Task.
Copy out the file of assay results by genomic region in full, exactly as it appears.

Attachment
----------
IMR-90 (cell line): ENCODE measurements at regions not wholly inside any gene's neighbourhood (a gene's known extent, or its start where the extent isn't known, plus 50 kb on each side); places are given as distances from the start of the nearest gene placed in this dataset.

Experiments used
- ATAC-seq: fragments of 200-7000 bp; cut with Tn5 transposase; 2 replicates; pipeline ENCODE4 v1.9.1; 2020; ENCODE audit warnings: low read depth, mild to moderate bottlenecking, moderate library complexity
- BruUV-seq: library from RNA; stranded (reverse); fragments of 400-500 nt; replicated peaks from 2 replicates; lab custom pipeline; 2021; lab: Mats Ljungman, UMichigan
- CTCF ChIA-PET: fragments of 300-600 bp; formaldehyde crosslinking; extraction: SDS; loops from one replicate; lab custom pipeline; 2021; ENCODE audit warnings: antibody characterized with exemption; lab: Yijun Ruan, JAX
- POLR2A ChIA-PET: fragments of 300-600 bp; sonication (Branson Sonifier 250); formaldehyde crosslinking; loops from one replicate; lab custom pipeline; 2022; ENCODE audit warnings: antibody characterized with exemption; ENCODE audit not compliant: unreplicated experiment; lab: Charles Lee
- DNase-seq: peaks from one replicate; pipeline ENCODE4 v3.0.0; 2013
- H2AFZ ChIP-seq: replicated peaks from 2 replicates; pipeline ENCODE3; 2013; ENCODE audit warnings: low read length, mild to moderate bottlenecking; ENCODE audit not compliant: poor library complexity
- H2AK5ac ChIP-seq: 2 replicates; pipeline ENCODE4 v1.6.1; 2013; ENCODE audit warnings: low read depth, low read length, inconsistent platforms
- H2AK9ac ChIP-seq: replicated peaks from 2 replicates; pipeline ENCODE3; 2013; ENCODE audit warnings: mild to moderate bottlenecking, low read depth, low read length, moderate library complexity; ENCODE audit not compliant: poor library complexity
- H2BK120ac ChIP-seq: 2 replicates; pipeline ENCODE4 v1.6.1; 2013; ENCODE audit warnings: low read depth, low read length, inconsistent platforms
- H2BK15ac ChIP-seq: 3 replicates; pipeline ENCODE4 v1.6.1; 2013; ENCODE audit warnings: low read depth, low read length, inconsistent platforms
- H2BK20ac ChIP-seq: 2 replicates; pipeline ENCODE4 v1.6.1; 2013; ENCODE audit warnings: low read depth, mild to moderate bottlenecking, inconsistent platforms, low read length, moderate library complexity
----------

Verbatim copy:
IMR-90 (cell line): ENCODE measurements at regions not wholly inside any gene's neighbourhood (a gene's known extent, or its start where the extent isn't known, plus 50 kb on each side); places are given as distances from the start of the nearest gene placed in this dataset.

Experiments used
- ATAC-seq: fragments of 200-7000 bp; cut with Tn5 transposase; 2 replicates; pipeline ENCODE4 v1.9.1; 2020; ENCODE audit warnings: low read depth, mild to moderate bottlenecking, moderate library complexity
- BruUV-seq: library from RNA; stranded (reverse); fragments of 400-500 nt; replicated peaks from 2 replicates; lab custom pipeline; 2021; lab: Mats Ljungman, UMichigan
- CTCF ChIA-PET: fragments of 300-600 bp; formaldehyde crosslinking; extraction: SDS; loops from one replicate; lab custom pipeline; 2021; ENCODE audit warnings: antibody characterized with exemption; lab: Yijun Ruan, JAX
- POLR2A ChIA-PET: fragments of 300-600 bp; sonication (Branson Sonifier 250); formaldehyde crosslinking; loops from one replicate; lab custom pipeline; 2022; ENCODE audit warnings: antibody characterized with exemption; ENCODE audit not compliant: unreplicated experiment; lab: Charles Lee
- DNase-seq: peaks from one replicate; pipeline ENCODE4 v3.0.0; 2013
- H2AFZ ChIP-seq: replicated peaks from 2 replicates; pipeline ENCODE3; 2013; ENCODE audit warnings: low read length, mild to moderate bottlenecking; ENCODE audit not compliant: poor library complexity
- H2AK5ac ChIP-seq: 2 replicates; pipeline ENCODE4 v1.6.1; 2013; ENCODE audit warnings: low read depth, low read length, inconsistent platforms
- H2AK9ac ChIP-seq: replicated peaks from 2 replicates; pipeline ENCODE3; 2013; ENCODE audit warnings: mild to moderate bottlenecking, low read depth, low read length, moderate library complexity; ENCODE audit not compliant: poor library complexity
- H2BK120ac ChIP-seq: 2 replicates; pipeline ENCODE4 v1.6.1; 2013; ENCODE audit warnings: low read depth, low read length, inconsistent platforms
- H2BK15ac ChIP-seq: 3 replicates; pipeline ENCODE4 v1.6.1; 2013; ENCODE audit warnings: low read depth, low read length, inconsistent platforms
- H2BK20ac ChIP-seq: 2 replicates; pipeline ENCODE4 v1.6.1; 2013; ENCODE audit warnings: low read depth, mild to moderate bottlenecking, inconsistent platforms, low read length, moderate library complexity